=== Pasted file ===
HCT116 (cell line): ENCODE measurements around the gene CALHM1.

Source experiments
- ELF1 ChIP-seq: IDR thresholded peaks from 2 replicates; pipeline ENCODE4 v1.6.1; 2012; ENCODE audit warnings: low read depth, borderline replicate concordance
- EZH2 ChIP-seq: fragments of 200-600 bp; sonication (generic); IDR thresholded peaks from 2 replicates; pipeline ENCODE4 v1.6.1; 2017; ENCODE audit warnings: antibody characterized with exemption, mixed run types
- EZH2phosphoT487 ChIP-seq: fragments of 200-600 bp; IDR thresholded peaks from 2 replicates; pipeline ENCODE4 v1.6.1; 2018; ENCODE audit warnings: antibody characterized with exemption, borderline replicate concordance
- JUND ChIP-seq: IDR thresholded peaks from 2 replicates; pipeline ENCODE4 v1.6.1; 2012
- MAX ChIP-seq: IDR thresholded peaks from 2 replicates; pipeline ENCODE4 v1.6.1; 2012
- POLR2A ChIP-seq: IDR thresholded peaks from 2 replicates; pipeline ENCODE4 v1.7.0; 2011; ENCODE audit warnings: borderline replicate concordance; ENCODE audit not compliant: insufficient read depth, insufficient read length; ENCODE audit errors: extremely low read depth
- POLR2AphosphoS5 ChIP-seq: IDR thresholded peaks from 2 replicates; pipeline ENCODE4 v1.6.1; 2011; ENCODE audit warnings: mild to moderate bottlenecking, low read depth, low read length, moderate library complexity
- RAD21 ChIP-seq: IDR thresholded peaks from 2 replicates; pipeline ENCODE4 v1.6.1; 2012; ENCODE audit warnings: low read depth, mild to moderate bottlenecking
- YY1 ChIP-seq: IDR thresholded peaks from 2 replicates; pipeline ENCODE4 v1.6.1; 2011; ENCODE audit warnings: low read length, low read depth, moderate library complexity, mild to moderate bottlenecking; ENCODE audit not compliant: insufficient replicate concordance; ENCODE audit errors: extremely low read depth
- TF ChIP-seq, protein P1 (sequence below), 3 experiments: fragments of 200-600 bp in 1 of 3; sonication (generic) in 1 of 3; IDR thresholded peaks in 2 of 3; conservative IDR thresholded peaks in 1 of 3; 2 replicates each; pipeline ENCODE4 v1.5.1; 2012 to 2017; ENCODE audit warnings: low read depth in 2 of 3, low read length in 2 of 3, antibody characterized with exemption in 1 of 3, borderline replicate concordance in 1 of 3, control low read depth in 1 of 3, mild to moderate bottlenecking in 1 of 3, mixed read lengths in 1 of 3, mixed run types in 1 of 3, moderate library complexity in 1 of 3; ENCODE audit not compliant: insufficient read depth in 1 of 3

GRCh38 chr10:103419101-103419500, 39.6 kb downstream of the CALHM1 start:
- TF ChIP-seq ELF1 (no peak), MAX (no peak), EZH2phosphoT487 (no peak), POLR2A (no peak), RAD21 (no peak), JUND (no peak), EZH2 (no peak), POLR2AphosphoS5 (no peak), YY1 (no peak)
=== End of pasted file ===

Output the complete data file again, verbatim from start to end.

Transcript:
HCT116 (cell line): ENCODE measurements around the gene CALHM1.

Source experiments
- ELF1 ChIP-seq: IDR thresholded peaks from 2 replicates; pipeline ENCODE4 v1.6.1; 2012; ENCODE audit warnings: low read depth, borderline replicate concordance
- EZH2 ChIP-seq: fragments of 200-600 bp; sonication (generic); IDR thresholded peaks from 2 replicates; pipeline ENCODE4 v1.6.1; 2017; ENCODE audit warnings: antibody characterized with exemption, mixed run types
- EZH2phosphoT487 ChIP-seq: fragments of 200-600 bp; IDR thresholded peaks from 2 replicates; pipeline ENCODE4 v1.6.1; 2018; ENCODE audit warnings: antibody characterized with exemption, borderline replicate concordance
- JUND ChIP-seq: IDR thresholded peaks from 2 replicates; pipeline ENCODE4 v1.6.1; 2012
- MAX ChIP-seq: IDR thresholded peaks from 2 replicates; pipeline ENCODE4 v1.6.1; 2012
- POLR2A ChIP-seq: IDR thresholded peaks from 2 replicates; pipeline ENCODE4 v1.7.0; 2011; ENCODE audit warnings: borderline replicate concordance; ENCODE audit not compliant: insufficient read depth, insufficient read length; ENCODE audit errors: extremely low read depth
- POLR2AphosphoS5 ChIP-seq: IDR thresholded peaks from 2 replicates; pipeline ENCODE4 v1.6.1; 2011; ENCODE audit warnings: mild to moderate bottlenecking, low read depth, low read length, moderate library complexity
- RAD21 ChIP-seq: IDR thresholded peaks from 2 replicates; pipeline ENCODE4 v1.6.1; 2012; ENCODE audit warnings: low read depth, mild to moderate bottlenecking
- YY1 ChIP-seq: IDR thresholded peaks from 2 replicates; pipeline ENCODE4 v1.6.1; 2011; ENCODE audit warnings: low read length, low read depth, moderate library complexity, mild to moderate bottlenecking; ENCODE audit not compliant: insufficient replicate concordance; ENCODE audit errors: extremely low read depth
- TF ChIP-seq, protein P1 (sequence below), 3 experiments: fragments of 200-600 bp in 1 of 3; sonication (generic) in 1 of 3; IDR thresholded peaks in 2 of 3; conservative IDR thresholded peaks in 1 of 3; 2 replicates each; pipeline ENCODE4 v1.5.1; 2012 to 2017; ENCODE audit warnings: low read depth in 2 of 3, low read length in 2 of 3, antibody characterized with exemption in 1 of 3, borderline replicate concordance in 1 of 3, control low read depth in 1 of 3, mild to moderate bottlenecking in 1 of 3, mixed read lengths in 1 of 3, mixed run types in 1 of 3, moderate library complexity in 1 of 3; ENCODE audit not compliant: insufficient read depth in 1 of 3

GRCh38 chr10:103419101-103419500, 39.6 kb downstream of the CALHM1 start:
- TF ChIP-seq ELF1 (no peak), MAX (no peak), EZH2phosphoT487 (no peak), POLR2A (no peak), RAD21 (no peak), JUND (no peak), EZH2 (no peak), POLR2AphosphoS5 (no peak), YY1 (no peak)